Two McMaster auto engineering students killed in Iran plane crash

Hamilton, Ontario — Two young automotive researchers from McMaster University were among the passengers on Ukrainian International Airlines Flight 752, which crashed minutes after takeoff in Iran on Wednesday.

McMaster University in Hamilton, Ont. confirmed the news on Wednesday. Iman Aghabali and Mehdi Eshaghian were both PhD students in the university’s faculty of engineering and researchers at the McMaster Automotive Resource Centre (MARC). They were on their way back to campus after visiting Iran over the holiday break.

According to a profile on McMaster’s website, Aghabali received his Bachelor of Science in electrical engineering, electronics from the Sharif University of Technology in Tehran, Iran in 2015. In 2017, after pursuing graduate studies in power electronics at the University of Tehran and accomplishing his Masters of Science, Aghabali joined McMaster as a PhD student to pursue interests in the design control of power electric converters in hybrid EV applications.

“[Aghabali’s] optimism and positivity were infectious,” said Jennifer Bauman, who jointly supervised Aghabali’s doctoral work with professor Ali Emadi. “He was always smiling and was well-loved by all his peers at MARC. He was one of the best students I’ve known. We had many insightful conversations and he would consistently impress me with his progress and the improvements he made weekly to his research.”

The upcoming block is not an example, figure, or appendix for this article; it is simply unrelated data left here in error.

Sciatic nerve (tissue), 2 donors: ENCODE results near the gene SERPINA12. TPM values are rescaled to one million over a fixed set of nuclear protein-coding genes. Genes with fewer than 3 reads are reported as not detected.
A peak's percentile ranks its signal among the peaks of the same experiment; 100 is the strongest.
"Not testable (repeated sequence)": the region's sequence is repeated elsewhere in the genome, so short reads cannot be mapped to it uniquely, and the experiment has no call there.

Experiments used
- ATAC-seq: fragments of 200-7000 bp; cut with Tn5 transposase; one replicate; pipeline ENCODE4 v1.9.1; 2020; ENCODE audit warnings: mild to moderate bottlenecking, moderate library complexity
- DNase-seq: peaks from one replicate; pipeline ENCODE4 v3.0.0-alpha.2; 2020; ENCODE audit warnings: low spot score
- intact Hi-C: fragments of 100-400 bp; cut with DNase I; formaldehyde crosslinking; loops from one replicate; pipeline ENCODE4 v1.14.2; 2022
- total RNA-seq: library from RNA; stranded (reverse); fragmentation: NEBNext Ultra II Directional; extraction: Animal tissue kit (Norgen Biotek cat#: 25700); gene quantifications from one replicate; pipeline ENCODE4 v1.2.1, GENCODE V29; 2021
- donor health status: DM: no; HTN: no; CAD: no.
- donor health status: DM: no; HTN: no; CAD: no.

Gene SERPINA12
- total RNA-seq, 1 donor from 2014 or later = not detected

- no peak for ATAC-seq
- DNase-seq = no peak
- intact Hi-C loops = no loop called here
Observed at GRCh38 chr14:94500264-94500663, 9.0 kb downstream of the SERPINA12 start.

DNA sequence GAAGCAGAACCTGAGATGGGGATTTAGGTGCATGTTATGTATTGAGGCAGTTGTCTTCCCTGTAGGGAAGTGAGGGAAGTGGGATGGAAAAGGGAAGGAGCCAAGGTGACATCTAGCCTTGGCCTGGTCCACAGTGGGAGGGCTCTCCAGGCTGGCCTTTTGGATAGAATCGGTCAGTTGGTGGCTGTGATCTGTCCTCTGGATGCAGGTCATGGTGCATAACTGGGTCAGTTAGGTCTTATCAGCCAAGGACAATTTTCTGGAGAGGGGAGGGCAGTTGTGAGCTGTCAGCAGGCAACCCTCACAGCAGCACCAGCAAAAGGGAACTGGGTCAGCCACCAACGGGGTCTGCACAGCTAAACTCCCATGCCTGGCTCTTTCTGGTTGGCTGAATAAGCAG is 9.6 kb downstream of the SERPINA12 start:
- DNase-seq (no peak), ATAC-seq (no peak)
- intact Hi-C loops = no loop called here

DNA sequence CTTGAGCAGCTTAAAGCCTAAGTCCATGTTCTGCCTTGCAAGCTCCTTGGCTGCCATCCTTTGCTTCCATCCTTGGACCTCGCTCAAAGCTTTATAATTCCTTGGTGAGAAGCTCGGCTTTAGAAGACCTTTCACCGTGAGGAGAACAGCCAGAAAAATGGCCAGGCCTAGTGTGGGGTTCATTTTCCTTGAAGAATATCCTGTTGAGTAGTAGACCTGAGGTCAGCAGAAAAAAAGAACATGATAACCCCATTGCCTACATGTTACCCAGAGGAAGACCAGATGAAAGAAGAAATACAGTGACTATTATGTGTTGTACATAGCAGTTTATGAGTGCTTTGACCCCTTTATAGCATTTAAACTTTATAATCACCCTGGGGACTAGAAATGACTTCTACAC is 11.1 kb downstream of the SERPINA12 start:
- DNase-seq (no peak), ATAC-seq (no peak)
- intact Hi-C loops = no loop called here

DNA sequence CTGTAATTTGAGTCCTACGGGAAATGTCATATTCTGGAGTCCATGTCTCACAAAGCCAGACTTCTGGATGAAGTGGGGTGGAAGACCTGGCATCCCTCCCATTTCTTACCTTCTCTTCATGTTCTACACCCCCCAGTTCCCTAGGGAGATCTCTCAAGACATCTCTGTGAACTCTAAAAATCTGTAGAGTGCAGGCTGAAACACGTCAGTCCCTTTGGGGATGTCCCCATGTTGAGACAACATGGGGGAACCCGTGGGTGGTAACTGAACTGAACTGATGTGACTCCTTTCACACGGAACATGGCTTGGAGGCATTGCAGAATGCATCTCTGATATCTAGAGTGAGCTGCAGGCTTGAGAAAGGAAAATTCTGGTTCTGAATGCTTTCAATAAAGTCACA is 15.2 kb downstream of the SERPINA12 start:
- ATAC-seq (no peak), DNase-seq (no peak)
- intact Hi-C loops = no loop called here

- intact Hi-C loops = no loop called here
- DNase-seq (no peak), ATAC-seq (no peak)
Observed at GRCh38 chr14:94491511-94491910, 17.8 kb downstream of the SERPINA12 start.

Eshaghian graduated from the Sharif University of Technology with a Bachelor of Science in mechanical engineering and joined McMaster in 2018. His research interests included autonomous vehicles, robotics and control systems in general. 

“Mehdi was one of the top students in the class and very intellectually curious. I was happy and excited when he asked me to co-supervise him,” said Mark Lawford, who jointly oversaw Eshaghian’s PhD studies with Emadi. “It’s a big family here, working towards the same goal. It makes losses like this a little more difficult because you’re more connected to the people. To have their dreams cut short is tragic.” 

Counselling services and support are being provided to McMaster students, faculty and staff as the scope of loss continues to emerge across the country. 

Of the 176 victims on board Flight 752, 63 were Canadians.

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